On closer inspection you’ll often find gaps in the masonry mortar, as the bricks are harder to lay properly due to the confined space between the joists.  Also, also the mortar may degrade and crumble due to the general movement in the timber joists (deflection) as well as shrinkage. In most cases the mortar can be replaced/repointed. In some cases, large areas of masonry may be missing which will need to be replaced. You can also install some extra acoustic wool within the joist voids against the party wall, which should further improve the soundproofing.

Soundproofing Walls to Reduce Noise from Neighbours

Have a look at the Gyplyner system below, it’s quite a robust and cost-effective solution as it reduces the build-up of an independent wall solution, whilst maintaining good soundproofing properties, this system would lose you about 52mm with skimmed 15mm sound board, or 62mm with two layers of 12.5mm soundboard. It’s a good off the shelf solution as the GL1 profile is held in stock by most large building merchants and the brackets a just screwed to the wall and bent round, then screwed to the GL1 profile, which makes it quite quick and easy to install.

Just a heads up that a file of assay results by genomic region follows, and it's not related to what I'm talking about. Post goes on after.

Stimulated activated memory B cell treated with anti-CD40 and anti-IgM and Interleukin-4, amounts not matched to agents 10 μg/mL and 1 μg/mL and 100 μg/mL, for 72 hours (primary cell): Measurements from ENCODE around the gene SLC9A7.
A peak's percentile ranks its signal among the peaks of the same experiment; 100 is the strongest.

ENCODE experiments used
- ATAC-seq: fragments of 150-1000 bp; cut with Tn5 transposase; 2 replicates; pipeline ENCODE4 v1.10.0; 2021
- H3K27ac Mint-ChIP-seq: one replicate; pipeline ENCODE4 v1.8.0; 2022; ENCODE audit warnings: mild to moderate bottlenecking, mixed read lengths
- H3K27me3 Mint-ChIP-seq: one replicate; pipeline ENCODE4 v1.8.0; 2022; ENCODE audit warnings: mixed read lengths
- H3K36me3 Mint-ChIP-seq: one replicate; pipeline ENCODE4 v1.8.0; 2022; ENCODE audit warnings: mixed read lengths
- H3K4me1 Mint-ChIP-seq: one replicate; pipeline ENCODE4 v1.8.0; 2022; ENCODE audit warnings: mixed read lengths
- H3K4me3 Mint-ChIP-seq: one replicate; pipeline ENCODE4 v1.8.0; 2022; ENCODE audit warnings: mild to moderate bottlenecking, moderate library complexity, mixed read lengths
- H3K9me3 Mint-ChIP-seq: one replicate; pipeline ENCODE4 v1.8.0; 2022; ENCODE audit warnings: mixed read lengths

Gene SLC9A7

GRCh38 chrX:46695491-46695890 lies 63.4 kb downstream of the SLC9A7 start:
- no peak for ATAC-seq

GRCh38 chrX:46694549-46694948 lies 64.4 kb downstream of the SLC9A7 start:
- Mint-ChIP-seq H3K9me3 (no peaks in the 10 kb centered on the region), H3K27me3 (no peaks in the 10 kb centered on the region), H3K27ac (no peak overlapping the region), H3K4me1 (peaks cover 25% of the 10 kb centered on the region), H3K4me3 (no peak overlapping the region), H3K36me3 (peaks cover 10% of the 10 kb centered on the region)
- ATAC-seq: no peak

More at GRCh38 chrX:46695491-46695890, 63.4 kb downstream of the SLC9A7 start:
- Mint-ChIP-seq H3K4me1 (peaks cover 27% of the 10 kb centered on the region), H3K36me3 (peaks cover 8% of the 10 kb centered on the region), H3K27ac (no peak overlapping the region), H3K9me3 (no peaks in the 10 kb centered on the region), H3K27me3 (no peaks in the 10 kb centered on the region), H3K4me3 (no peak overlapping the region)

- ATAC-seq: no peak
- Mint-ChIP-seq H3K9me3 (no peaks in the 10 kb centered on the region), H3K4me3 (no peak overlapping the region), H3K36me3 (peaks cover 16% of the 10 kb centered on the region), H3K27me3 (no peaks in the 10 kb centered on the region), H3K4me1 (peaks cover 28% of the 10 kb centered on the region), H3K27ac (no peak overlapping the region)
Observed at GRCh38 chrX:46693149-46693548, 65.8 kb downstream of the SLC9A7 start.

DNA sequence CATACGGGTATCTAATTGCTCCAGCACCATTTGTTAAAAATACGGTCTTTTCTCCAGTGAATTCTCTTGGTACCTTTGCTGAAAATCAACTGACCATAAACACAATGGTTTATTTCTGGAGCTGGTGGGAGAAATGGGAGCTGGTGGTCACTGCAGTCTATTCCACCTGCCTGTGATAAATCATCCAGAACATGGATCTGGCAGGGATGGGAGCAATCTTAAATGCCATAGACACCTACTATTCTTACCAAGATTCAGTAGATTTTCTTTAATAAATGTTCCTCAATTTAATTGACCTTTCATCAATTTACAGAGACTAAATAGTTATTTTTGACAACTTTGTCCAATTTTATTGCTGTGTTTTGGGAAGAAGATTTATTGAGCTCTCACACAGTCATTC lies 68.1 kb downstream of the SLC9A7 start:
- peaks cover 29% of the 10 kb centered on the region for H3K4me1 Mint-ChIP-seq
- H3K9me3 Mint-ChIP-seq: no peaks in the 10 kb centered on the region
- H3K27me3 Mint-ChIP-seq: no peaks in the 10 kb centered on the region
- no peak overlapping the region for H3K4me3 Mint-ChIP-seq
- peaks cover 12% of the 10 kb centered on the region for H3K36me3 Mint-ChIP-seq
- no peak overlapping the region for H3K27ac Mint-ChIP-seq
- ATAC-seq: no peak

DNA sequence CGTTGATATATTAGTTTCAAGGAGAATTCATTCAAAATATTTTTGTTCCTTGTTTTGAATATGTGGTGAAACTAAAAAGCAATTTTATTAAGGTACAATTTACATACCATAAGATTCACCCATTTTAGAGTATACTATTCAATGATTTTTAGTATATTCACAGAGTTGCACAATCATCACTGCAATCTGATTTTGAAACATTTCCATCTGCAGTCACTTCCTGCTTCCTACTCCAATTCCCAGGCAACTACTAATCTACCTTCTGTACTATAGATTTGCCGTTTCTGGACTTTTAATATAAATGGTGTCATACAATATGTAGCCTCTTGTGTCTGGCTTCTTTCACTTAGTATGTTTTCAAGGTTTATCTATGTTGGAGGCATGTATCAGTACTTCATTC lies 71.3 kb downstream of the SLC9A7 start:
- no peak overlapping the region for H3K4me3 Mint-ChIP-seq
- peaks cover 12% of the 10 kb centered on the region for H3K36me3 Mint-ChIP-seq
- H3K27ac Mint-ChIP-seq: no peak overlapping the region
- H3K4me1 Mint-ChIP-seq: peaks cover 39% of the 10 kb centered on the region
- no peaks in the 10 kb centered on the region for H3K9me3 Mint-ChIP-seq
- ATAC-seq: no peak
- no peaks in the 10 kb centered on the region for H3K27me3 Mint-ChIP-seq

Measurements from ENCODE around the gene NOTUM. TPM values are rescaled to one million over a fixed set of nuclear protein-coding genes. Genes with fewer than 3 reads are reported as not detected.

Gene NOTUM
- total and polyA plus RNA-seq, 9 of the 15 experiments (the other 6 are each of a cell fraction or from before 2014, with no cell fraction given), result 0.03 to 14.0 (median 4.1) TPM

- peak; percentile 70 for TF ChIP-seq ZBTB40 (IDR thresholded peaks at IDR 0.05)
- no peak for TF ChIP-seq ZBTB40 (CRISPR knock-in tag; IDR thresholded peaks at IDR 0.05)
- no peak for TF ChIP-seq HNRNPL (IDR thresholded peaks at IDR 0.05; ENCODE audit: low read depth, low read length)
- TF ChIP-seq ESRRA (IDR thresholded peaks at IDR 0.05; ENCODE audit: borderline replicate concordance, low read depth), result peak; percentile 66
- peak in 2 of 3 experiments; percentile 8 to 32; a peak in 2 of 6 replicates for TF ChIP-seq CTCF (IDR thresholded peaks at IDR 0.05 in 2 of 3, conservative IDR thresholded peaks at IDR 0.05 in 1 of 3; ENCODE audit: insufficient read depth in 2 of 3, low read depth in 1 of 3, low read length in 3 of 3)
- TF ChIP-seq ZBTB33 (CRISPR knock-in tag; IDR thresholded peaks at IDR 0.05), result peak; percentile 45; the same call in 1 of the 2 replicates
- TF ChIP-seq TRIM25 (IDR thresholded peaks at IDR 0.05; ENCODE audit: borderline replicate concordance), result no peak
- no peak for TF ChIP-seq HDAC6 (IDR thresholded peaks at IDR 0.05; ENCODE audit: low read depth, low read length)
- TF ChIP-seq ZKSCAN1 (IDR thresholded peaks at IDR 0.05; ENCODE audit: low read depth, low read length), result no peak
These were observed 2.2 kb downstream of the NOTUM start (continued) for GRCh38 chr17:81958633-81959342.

Sometimes a single skin of lightweight blocks (such as thermalite) may have been used in the party wall construction which is a poor soundproof wall construction due to its lack of mass. This type of masonry may be only 500kg/m3 (50kg/m2), masonry should be around 1850kg/m3 (185kg/m2) which can easily lead to sound test failure if used in the inner envelope construction and or party walls.